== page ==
Crossbow laws in UK explained as adults 'can legally own them' as manhunt underway for Kyle Clifford

Kyle Clifford
-Credit: (Image: No credit)

Police have issued a stark warning that a man linked to the tragic deaths of three women in Bushey, Hertfordshire, "may still be in possession" of a crossbow.

The hunt is on for 26 year old Kyle Clifford from Enfield, North London, with Hertfordshire Police urging the public to report any sightings and advising against approaching the potentially armed suspect. The shocking incident occurred on what locals describe as a "serene, quiet" street.

Amidst the ongoing investigation, Labour's Home Secretary Yvette Cooper took to Twitter to express her condolences and call for public assistance. She tweeted: "The loss of three women's lives in Bushey last night is truly shocking. My thoughts are with the family and friends of those who have been killed and with the community. I am being kept fully updated. I urge people to support [Hertfordshire Police] with any information about this case."

READ MORE: Everything we know so far about Kyle Clifford and Bushey crossbow 'murders'

In the UK, crossbows are legal but subject to certain regulations. The Conservative government prior to Labour had revised guidelines regarding crossbow ownership, treating them less stringently than firearms or other projectile weapons.

Under James Cleverly, the then Home Secretary, a note was issued by the Home Office in February this year stating that adults over the age of 18 can legally own crossbows. However, it warned they are not allowed to carry the weapon "without reasonable excuse", with penalties including up to four years' jail time, reports the Mirror.

In regards to hunting, using either a bow and arrow - or crossbow and arrow - to hunt any live "quarry" (or animal) in the UK is considered illegal under the Wildlife and Countryside Act 1981 Section 5(1)(c)(i) for wild birds and s 11(1)(b) for wild animals. Despite the ban on hunting, no form of licence or registration is needed to own a crossbow in the United Kingdom.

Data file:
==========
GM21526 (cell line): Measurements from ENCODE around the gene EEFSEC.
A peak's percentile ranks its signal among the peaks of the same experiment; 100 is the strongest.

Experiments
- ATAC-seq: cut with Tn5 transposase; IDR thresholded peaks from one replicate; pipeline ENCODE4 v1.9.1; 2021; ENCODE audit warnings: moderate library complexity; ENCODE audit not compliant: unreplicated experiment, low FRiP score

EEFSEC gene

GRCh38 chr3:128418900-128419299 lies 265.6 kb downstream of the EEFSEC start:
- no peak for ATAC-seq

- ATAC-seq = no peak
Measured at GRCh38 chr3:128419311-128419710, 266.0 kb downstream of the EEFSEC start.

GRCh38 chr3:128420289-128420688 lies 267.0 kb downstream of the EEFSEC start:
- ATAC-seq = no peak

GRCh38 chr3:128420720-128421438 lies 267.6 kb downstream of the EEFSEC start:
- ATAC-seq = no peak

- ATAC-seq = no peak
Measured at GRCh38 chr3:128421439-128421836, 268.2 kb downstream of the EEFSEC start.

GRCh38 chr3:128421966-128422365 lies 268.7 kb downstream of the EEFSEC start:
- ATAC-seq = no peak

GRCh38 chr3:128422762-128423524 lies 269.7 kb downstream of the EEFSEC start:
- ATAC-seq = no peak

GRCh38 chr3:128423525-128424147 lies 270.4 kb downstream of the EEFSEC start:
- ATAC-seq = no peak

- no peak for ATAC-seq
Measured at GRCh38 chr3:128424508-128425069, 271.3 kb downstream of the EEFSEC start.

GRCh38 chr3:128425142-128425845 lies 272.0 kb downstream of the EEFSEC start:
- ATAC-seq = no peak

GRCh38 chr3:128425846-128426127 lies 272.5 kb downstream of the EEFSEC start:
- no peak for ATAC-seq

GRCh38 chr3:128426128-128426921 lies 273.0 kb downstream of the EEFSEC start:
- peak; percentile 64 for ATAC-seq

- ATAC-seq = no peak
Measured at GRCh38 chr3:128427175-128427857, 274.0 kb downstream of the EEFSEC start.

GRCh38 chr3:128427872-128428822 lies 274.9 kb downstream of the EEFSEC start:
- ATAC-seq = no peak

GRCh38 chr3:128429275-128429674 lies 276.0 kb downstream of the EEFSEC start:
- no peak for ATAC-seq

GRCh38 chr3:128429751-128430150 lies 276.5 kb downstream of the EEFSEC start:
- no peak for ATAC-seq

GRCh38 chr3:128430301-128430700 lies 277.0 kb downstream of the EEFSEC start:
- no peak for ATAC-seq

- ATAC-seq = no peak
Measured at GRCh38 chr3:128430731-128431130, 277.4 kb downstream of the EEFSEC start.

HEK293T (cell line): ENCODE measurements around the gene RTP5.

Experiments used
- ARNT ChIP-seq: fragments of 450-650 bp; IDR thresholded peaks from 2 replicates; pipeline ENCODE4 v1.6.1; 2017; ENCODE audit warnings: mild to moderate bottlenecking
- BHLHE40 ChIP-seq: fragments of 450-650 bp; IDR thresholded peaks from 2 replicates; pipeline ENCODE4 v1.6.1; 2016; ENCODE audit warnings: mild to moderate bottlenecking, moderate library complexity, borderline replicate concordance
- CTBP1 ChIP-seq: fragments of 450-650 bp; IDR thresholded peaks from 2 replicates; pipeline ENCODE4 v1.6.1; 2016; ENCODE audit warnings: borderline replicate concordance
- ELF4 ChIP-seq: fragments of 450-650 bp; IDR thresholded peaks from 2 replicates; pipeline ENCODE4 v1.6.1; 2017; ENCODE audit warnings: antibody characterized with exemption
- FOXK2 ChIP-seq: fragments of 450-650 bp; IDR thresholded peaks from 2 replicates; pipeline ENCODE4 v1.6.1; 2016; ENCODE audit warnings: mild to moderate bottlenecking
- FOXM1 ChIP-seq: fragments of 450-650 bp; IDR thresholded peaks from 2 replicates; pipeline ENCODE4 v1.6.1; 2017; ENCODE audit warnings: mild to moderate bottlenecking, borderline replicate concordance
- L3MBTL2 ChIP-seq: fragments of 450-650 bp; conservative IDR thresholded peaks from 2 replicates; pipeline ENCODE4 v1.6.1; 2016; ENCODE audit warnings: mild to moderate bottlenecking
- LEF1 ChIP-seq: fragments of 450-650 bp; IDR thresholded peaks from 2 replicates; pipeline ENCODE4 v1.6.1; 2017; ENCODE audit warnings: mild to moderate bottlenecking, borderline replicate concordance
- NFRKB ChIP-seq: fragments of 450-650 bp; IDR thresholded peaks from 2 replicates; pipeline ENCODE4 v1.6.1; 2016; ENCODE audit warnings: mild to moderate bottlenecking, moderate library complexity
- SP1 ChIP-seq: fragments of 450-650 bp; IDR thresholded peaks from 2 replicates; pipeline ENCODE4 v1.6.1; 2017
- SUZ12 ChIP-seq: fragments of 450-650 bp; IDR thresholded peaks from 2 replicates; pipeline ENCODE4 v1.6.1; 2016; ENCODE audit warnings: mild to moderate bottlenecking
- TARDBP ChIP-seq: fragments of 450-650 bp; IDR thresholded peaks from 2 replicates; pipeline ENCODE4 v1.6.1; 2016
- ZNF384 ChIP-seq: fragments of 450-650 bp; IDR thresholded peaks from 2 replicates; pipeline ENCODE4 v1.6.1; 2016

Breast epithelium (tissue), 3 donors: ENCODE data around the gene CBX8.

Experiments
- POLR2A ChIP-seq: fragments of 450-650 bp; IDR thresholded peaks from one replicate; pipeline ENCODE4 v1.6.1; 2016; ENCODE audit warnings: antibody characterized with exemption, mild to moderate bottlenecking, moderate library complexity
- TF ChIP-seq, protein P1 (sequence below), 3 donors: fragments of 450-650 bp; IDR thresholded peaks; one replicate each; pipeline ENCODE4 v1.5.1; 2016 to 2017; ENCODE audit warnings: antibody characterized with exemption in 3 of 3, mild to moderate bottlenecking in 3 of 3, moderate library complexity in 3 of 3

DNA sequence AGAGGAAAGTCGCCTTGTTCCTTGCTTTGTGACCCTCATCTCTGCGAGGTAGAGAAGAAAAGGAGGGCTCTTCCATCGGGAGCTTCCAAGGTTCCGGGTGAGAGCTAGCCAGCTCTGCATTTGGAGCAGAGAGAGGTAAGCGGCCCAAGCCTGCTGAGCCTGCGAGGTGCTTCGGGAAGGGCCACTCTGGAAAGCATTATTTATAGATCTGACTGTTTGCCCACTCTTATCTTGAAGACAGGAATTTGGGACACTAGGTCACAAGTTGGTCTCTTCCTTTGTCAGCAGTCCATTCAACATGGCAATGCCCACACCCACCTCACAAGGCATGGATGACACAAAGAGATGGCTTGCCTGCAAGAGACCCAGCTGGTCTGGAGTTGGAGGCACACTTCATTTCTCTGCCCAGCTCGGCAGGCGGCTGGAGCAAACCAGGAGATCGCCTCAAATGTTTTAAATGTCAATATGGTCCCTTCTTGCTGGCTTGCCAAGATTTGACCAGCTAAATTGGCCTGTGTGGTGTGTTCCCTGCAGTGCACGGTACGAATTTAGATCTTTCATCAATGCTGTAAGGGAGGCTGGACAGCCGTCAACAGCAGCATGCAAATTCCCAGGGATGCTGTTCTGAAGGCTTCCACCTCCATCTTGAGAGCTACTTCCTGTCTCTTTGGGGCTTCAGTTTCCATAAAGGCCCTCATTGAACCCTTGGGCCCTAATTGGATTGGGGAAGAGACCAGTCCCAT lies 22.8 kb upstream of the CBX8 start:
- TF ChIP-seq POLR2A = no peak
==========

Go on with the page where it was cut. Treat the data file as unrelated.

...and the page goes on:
The government at that time said it was considering tightening crossbow laws further, and initiated a call for evidence to determine whether the regulations are "tough enough". The proposed changes suggest that stronger laws could align more closely with gun law restrictions, incorporating measures like a "licensing scheme to protect public safety police checks for anyone looking to purchase a crossbow".

Laura Farris, who was then Safeguarding Minister in the government, acknowledged that although crossbows are infrequently used in violent crimes, they pose a serious risk when they are. She stated: "Crossbows are used rarely in violent crime in this country but they can be highly dangerous."

"We're doing all we can to ensure we have the appropriate measures in place against any risks these potentially dangerous weapons may pose. I encourage the public and those in the industry to come forward to share their views so we can have the most accurate picture and take any necessary action to keep our streets safe."

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